Founder and CEO Dennis Egan says the process is still progressing, as he announces a larger facility with a bigger investment.

Pending approval by the CHEDA Board of Directors at a special meeting on Nov. 5, the first withdrawal of just under $50,000 from the $250,000 loan to Epitome Energy from the City of Crookston ($150,000) and CHEDA ($100,000) will be made, as Epitome founder Dennis Egan and consulting firms he’s working with begin the process of securing the necessary environmental permits, which will likely take more than a year to accomplish.

The advisory committee formed to continue to work through the process of making the soybean crush and biodiesel a reality on 100 acres of City-owned land on Crookston’s southern edge – Egan is looking to buy the parcel for $400,000 – this week OK’ed the initial draw on the loan funds. 

At the meeting, Egan announced that the facility will officially have double the capacity originally envisioned, with the ability to process 42 million acres of soybeans a year instead of the 21 million in the initial plans. The larger scope brings the total investment involved in the initiative to approximately $215 million, Egan noted, instead of the original estimates of $150 to $180 million.

While the committee’s vote was unanimous, concerns are being raised about a couple of the latest developments involving Epitome’s progress. For one, the Minnesota Department of Agriculture, which previously committed $1 million to the permitting process with the idea being they’d require only a dollar-for-dollar local match, has now changed its match ratio and is requiring $4 locally for every $1 it will put in.

In real dollars, that means MDA will commit it’s first installment of around $12,500 once the $50,000 is spent to get the permitting process off the ground. While everyone agrees MDA is still committed to its $1 million now and going forward – the loan documents for the $250,000 require a $1 million investment from MDA – the fact that it will now require four times as many local dollars to trigger the maximum $1 million from MDA is raising eyebrows. The concern, CHEDA Executive Director Craig Hoiseth and others around the table expressed this week, is that once the $250,000 in loan dollars has been expended and there’s still a big chunk of the MDA’s $1 million to access – around $932,000 to be more specific – Egan and Epitome won’t have enough of their own money to invest from the equity drive currently underway and will come back to the City of Crookston and/or CHEDA for more.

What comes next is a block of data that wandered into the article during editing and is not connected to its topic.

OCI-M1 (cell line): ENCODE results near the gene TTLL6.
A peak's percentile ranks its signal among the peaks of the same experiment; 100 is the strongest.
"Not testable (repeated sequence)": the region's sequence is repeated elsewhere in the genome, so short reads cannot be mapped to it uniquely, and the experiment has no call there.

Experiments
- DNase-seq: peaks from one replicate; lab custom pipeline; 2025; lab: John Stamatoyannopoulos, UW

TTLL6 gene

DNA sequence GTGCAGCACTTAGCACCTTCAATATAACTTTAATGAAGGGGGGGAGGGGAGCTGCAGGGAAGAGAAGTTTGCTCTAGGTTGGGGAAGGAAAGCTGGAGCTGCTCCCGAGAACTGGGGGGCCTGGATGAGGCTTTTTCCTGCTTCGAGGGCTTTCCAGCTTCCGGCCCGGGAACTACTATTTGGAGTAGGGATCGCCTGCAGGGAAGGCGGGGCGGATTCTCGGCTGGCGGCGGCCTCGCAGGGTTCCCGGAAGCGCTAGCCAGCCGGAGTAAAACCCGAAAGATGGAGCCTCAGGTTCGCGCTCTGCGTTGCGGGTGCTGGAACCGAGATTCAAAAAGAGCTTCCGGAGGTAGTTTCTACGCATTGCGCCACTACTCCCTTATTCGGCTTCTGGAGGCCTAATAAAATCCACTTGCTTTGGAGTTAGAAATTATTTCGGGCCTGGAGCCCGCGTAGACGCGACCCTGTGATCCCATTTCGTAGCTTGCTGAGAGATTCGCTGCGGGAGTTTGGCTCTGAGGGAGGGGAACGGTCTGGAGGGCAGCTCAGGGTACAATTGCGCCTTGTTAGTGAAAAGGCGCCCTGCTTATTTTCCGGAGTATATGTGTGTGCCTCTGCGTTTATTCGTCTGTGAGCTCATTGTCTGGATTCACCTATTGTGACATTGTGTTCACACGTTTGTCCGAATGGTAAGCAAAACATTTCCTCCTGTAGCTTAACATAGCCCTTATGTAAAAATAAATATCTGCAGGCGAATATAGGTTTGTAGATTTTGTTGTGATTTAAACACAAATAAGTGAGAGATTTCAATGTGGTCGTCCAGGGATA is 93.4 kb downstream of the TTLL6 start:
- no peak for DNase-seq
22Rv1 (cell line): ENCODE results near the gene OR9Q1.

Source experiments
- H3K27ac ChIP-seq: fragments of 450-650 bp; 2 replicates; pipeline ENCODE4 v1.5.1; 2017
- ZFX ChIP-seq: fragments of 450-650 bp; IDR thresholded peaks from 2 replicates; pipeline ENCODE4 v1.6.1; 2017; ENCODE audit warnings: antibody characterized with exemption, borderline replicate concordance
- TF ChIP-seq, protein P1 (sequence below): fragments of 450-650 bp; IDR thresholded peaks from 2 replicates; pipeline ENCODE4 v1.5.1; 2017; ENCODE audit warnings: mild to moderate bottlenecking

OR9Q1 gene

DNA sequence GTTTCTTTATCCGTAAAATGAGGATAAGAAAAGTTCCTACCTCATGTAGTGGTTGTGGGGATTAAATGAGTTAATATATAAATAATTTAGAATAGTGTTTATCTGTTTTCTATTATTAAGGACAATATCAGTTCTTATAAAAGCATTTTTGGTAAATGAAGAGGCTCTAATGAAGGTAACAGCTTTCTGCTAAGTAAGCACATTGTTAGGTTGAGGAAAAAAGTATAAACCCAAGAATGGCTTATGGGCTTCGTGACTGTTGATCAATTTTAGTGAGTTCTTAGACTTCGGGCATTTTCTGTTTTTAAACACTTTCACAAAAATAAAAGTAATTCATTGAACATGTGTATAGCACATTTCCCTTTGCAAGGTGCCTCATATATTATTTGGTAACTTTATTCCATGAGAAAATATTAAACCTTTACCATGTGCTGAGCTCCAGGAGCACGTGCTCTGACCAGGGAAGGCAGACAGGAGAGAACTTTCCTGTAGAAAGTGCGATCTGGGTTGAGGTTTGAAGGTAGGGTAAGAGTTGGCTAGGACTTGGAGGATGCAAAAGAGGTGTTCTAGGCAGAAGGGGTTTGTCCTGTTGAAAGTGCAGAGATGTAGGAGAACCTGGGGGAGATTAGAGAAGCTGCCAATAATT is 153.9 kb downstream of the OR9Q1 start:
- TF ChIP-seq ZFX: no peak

Yes, the equity drive. That’s the other recent development triggering questions. The goal detailed at an open house event in September was to get as much local and area investors as possible in order to keep as much of the Epitome wealth and ownership in the region. But with farmers in the Red River Valley struggling now more than they have in a long time, Egan acknowledged that it’s not only not an opportune time for farmers to be investing significant amounts of money in a venture like Epitome Energy, it’s not an opportune time to even ask them to. While saying area farmers will definitely be approached at some point, Egan said that the equity drive is expanding to a nationwide focus in order to keep the bottom line.

But how much has it grown? There’s a $2 million threshold to be reached in order to establish a necessary escrow account, and the next threshold after that is $10 million.

This week, Hoiseth, while acknowledging that Epitome Energy is a private enterprise, asked Egan if there was any way that he (Hoiseth) could somehow be able to monitor or otherwise keep tabs on how the equity drive is going. Hoiseth added that from the documents he’s read and information he’s been given, he’s not completely confident that once the $250,000 in loan money is spent, the entire project won’t screech to a halt because Egan lacks the money to continue investing in the permitting process. ($4 million would need to be invested in order to get the full $1 million from MDA.) And, Hoiseth added, that makes him uncomfortable over the possibility that the City and/or CHEDA would be pressured to kick in more money to keep the project afloat.

“We don’t want to write you a check for $250,000 and then this thing stops,” Hoiseth said. “That’s the feedback I’ve gotten.”